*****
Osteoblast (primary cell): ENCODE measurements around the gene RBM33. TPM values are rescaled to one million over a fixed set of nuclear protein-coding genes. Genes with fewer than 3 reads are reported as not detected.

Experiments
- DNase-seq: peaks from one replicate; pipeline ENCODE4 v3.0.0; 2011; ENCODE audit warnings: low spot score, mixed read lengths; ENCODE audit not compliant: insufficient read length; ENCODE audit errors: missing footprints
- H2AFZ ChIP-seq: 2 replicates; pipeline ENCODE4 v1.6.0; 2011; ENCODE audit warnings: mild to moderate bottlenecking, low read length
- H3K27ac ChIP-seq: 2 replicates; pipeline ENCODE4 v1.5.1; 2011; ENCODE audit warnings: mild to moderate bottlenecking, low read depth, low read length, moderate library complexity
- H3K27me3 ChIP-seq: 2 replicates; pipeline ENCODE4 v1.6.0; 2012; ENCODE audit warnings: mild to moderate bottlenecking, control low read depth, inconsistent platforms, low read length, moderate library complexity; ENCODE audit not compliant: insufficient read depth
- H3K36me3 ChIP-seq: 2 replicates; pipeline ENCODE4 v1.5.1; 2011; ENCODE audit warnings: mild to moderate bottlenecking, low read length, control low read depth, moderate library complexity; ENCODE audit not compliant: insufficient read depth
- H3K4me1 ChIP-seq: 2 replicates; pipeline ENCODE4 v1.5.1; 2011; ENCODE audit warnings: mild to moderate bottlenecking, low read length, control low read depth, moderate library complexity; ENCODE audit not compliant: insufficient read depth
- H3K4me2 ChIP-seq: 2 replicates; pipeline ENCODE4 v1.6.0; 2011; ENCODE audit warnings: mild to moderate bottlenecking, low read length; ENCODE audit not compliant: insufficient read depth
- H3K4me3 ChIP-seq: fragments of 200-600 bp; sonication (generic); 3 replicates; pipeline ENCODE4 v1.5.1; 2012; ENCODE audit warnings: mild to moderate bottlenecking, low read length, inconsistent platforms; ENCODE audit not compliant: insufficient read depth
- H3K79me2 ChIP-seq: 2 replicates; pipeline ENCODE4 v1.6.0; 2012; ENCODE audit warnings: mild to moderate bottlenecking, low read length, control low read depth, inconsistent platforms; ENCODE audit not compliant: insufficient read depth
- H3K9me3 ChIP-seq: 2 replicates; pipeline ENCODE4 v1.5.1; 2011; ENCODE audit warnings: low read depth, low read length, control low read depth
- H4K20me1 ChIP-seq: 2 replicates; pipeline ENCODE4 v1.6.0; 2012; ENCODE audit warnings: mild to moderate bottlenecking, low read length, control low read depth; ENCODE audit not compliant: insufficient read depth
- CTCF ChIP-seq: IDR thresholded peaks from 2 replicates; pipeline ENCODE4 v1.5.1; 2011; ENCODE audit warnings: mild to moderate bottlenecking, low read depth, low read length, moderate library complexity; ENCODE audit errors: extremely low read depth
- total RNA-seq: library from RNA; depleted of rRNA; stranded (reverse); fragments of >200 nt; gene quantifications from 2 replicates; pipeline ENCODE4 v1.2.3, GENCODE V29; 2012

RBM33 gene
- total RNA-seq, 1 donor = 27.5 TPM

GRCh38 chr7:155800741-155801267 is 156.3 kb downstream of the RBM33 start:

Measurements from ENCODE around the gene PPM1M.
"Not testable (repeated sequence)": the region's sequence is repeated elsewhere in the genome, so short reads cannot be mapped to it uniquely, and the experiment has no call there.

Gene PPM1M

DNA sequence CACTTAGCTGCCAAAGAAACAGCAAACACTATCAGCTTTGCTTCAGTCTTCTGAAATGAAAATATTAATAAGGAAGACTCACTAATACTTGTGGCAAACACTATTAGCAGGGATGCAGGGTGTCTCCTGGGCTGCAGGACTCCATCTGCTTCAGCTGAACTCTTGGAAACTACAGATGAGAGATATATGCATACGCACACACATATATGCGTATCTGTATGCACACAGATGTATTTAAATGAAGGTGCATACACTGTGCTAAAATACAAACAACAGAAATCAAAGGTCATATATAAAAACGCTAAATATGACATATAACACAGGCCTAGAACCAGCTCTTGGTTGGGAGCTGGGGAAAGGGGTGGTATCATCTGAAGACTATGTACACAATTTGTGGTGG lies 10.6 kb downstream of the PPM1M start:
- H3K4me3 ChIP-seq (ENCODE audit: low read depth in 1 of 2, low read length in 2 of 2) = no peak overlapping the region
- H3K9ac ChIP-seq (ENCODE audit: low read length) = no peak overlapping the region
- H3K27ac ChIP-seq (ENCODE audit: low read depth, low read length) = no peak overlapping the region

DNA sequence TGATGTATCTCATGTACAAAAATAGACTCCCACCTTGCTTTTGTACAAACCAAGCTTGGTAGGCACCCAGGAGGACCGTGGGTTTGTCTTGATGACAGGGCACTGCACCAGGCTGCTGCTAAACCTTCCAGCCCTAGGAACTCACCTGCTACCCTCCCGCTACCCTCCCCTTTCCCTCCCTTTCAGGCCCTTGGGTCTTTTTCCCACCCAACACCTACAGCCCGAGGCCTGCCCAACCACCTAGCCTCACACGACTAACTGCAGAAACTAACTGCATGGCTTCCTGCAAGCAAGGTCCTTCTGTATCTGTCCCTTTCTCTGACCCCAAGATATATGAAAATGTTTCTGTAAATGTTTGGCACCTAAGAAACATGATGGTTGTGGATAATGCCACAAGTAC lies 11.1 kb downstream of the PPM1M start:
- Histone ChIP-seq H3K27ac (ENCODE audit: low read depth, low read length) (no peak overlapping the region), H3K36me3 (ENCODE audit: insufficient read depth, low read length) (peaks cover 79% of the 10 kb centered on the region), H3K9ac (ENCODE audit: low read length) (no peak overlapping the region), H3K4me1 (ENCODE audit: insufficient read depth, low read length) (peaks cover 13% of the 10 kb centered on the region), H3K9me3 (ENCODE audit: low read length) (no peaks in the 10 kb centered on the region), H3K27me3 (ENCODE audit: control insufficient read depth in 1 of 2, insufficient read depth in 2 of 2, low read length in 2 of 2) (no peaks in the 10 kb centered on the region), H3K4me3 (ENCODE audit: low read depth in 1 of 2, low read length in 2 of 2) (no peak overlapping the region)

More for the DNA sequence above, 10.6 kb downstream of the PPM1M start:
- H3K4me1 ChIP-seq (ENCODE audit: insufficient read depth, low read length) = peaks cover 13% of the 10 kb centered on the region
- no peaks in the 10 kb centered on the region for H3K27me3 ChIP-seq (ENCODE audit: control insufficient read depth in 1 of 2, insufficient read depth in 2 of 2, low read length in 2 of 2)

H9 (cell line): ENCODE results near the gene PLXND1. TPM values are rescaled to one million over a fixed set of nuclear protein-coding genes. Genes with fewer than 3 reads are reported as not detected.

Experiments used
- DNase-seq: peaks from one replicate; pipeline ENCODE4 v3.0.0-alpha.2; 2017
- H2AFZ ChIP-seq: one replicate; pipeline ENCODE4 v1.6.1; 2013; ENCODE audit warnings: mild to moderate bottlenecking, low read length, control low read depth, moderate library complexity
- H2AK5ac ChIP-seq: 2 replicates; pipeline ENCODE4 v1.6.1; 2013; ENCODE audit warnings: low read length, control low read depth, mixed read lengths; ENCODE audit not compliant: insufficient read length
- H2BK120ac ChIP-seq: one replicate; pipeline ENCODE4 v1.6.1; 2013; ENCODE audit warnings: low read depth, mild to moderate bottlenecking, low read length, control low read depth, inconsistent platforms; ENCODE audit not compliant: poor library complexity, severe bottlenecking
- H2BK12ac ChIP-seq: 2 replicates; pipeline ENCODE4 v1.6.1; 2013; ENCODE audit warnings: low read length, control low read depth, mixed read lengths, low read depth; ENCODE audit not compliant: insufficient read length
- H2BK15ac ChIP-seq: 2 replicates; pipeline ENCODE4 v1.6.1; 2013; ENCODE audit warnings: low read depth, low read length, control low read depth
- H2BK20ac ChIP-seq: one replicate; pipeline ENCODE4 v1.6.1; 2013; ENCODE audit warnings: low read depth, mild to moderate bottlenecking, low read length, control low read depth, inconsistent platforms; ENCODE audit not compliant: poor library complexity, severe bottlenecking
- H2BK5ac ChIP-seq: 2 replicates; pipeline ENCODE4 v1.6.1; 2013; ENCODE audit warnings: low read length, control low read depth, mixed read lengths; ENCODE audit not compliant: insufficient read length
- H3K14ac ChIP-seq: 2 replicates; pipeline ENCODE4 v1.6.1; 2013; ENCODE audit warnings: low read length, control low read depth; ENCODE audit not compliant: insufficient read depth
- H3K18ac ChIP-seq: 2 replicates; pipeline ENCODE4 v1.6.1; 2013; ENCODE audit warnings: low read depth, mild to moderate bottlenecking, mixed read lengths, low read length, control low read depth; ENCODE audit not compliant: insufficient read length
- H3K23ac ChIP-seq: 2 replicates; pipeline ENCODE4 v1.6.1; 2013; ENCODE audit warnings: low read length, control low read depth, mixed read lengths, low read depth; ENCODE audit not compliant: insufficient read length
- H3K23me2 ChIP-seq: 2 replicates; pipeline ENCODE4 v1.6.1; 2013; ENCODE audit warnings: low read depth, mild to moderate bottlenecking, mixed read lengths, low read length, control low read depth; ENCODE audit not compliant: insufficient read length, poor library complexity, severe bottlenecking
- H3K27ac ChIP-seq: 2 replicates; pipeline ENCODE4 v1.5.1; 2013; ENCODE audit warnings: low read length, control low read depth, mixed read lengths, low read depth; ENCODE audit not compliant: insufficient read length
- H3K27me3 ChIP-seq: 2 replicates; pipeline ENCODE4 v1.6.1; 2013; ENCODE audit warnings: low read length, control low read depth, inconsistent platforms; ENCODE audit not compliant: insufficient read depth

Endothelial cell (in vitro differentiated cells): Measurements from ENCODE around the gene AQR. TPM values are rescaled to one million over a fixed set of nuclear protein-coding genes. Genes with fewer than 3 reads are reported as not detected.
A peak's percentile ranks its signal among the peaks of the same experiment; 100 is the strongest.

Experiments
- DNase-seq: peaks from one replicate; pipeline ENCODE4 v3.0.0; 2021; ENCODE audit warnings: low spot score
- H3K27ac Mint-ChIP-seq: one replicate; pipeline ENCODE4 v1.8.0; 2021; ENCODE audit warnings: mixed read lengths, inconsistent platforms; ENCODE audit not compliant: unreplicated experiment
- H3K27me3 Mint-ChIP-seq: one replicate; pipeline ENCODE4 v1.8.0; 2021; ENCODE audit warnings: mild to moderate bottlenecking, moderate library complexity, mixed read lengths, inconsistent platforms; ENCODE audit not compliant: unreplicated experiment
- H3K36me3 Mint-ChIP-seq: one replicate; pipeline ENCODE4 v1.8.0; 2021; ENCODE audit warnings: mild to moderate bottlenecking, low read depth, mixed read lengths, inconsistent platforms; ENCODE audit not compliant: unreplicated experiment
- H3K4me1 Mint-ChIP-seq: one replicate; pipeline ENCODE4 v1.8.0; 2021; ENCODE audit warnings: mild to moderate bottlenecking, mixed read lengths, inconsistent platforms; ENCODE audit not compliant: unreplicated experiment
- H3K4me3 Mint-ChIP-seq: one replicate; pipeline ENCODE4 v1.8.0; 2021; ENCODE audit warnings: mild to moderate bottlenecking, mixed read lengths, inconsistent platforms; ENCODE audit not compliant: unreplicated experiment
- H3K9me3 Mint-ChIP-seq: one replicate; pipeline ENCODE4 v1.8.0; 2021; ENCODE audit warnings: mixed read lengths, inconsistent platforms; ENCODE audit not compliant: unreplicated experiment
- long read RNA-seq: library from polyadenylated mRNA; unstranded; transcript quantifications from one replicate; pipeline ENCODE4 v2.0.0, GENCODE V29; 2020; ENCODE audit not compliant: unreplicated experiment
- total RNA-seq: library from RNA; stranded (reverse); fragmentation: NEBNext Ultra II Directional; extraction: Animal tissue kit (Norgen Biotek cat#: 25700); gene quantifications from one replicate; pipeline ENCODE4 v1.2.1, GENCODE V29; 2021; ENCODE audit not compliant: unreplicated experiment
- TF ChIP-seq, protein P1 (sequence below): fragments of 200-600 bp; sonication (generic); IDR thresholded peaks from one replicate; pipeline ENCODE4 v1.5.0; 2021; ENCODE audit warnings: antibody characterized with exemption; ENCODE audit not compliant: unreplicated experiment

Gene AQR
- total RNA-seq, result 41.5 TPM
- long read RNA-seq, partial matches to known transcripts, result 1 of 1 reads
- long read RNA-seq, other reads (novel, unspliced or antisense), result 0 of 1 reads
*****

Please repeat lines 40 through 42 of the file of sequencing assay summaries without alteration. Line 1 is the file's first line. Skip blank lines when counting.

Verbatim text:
- H2BK5ac ChIP-seq: 2 replicates; pipeline ENCODE4 v1.6.1; 2013; ENCODE audit warnings: low read length, control low read depth, mixed read lengths; ENCODE audit not compliant: insufficient read length
- H3K14ac ChIP-seq: 2 replicates; pipeline ENCODE4 v1.6.1; 2013; ENCODE audit warnings: low read length, control low read depth; ENCODE audit not compliant: insufficient read depth
- H3K18ac ChIP-seq: 2 replicates; pipeline ENCODE4 v1.6.1; 2013; ENCODE audit warnings: low read depth, mild to moderate bottlenecking, mixed read lengths, low read length, control low read depth; ENCODE audit not compliant: insufficient read length